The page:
It is not a mystery that the match rate into dermatology is one of the lowest in medicine. Some of the factors that will help you match are under your control, such as grades, United States Medical Licensing Examination (USMLE) Step 1 score, research and extracurricular activities (ECAs). Other factors are out of your control, such as AOA membership, competitiveness of the field, connections and the lack of dermatology department at some schools. Remember that even the most qualified applicants go unmatched every year. Conversely, those that are considered “less qualified” (as compared to the “average” dermatology applicant) will match. Your job as a student is to try to control for as many of the “controllable” factors as you can.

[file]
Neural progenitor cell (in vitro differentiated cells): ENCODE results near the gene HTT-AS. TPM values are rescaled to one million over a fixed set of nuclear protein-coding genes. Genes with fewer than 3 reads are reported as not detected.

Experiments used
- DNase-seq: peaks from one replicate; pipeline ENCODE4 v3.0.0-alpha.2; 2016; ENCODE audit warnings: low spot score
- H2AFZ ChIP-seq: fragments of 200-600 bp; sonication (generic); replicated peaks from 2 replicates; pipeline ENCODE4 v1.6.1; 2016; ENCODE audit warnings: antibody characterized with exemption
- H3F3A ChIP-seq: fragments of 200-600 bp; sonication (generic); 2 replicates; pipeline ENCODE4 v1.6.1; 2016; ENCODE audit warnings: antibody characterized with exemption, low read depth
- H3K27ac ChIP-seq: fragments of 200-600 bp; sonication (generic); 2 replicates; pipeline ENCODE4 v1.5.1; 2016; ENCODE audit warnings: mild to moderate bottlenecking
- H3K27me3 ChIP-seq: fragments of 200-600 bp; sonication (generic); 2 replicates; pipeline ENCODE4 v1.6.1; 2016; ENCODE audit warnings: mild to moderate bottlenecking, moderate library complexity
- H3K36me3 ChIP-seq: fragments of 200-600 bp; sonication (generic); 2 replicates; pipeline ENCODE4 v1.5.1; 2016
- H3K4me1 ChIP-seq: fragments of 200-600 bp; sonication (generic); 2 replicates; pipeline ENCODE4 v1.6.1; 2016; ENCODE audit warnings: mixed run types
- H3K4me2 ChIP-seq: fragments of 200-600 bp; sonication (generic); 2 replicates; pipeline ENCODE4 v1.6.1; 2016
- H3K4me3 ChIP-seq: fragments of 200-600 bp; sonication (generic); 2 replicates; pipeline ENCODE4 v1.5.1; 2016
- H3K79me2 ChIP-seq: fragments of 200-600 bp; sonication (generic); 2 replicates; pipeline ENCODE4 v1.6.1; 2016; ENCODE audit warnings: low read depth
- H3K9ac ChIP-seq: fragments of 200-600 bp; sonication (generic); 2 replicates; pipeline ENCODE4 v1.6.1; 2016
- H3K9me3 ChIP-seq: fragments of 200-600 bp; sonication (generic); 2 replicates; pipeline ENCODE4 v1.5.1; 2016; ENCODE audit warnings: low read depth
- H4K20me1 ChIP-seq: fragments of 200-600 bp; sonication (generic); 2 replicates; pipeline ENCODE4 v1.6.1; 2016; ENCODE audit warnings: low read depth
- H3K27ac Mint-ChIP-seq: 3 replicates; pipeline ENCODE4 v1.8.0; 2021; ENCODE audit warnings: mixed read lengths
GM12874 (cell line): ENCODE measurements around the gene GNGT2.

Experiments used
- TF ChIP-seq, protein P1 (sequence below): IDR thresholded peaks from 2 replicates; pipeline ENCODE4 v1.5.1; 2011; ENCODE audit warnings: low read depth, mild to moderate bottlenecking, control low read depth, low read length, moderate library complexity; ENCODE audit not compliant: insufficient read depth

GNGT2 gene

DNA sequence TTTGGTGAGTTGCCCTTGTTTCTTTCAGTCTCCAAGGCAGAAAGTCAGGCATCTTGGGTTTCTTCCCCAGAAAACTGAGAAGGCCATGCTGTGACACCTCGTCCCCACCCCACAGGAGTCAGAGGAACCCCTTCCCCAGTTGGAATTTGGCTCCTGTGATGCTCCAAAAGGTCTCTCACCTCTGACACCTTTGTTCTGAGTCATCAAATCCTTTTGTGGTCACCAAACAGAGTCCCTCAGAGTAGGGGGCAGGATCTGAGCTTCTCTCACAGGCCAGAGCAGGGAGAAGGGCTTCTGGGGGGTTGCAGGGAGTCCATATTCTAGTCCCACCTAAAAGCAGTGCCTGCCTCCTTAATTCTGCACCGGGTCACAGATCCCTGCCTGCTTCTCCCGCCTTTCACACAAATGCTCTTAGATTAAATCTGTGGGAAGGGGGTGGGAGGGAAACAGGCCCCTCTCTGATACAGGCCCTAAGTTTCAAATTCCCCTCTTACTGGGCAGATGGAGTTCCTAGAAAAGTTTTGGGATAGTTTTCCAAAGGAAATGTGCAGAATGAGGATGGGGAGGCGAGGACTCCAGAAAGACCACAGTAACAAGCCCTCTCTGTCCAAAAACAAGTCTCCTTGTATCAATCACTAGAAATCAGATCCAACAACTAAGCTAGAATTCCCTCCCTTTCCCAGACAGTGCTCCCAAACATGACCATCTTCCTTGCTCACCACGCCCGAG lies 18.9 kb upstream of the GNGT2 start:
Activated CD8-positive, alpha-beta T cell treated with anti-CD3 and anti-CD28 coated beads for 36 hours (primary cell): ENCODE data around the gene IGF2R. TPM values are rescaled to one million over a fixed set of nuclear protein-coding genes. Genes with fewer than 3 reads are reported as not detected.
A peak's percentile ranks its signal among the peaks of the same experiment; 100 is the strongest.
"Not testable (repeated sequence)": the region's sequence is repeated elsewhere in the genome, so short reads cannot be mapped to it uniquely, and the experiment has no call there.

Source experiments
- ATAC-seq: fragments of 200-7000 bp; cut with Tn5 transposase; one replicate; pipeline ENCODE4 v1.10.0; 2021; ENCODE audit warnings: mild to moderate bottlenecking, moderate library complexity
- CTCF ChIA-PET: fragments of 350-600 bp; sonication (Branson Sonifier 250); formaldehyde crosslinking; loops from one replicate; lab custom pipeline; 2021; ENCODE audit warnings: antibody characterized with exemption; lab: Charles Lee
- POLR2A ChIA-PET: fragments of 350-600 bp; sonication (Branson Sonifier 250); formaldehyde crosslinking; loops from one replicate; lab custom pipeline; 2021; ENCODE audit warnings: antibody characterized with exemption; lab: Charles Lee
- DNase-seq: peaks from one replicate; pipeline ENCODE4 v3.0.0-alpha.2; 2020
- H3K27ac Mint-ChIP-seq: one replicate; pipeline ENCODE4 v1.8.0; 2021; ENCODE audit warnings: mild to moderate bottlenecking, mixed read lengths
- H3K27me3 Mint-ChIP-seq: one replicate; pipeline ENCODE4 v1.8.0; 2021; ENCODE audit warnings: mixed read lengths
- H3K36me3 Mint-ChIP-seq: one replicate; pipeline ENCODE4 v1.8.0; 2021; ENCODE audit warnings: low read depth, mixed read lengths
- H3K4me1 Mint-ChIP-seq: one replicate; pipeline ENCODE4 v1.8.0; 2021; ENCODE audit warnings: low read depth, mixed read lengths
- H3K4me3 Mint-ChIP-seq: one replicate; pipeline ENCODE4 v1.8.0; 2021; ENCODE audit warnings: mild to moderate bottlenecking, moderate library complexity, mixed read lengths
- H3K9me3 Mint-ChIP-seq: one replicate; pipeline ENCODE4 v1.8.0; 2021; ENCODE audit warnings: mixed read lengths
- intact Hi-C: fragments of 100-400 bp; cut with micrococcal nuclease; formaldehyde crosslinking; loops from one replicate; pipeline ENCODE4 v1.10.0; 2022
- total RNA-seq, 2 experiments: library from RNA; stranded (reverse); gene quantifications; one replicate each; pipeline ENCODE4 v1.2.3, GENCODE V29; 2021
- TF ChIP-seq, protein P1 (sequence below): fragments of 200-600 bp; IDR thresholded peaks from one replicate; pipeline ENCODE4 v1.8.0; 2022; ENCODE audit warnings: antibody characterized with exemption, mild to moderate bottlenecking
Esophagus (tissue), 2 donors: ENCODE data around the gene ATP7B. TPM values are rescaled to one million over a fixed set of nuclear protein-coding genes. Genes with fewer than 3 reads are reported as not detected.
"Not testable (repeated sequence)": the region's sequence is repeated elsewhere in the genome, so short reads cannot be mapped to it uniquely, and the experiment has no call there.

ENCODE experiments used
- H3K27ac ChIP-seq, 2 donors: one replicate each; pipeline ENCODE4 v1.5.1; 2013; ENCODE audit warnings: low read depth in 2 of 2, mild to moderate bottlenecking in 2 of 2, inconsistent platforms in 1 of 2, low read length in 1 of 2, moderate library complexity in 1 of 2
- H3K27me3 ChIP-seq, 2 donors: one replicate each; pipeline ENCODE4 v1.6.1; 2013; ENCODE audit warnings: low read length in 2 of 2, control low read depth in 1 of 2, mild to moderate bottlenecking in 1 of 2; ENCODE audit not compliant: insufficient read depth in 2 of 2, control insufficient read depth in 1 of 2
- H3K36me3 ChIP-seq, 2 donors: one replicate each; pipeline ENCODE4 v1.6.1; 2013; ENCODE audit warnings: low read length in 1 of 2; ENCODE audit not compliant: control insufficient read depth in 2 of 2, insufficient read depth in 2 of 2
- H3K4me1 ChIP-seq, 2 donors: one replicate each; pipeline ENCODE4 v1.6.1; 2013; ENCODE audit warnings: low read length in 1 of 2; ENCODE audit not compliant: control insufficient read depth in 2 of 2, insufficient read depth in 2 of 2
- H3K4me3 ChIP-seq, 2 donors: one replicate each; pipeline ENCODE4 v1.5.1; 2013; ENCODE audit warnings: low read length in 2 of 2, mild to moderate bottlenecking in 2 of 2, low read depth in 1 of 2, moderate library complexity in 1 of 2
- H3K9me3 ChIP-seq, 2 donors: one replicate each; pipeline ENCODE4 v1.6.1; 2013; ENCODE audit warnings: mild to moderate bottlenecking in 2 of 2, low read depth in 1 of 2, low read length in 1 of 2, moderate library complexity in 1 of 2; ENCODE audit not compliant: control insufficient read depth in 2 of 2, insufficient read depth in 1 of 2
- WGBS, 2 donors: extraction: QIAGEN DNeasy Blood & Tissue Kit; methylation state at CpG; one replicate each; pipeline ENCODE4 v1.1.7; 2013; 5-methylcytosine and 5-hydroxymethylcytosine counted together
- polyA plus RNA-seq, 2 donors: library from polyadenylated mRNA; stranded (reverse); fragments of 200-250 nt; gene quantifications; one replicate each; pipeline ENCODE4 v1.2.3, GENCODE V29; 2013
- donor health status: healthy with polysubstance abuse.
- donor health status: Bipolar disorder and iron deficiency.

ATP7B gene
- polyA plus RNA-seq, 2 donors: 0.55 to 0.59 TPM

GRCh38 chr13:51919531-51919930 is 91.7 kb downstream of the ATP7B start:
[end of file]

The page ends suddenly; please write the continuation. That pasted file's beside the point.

If you fail to match the first round, you will at least know you were prepared. This should not deter you from pursuing dermatology, however. Instead, reorganize your strategy and begin to focus on the next year’s application cycle.
This guide is divided into categories that are of high importance and are also frequently asked about by students (See Table).
It is designed to give some order to applying for the dermatology match and to help you make some significant decisions in your upcoming years. This guide is also intended to help increase the number of interviews you are offered. Simply put, the more interviews you get, the higher your chances of matching. It will not focus on the actual interview or post-interview period. However, once you have been offered an interview, what happens during your visit to the institution becomes very important. Be prepared and it will all payoff.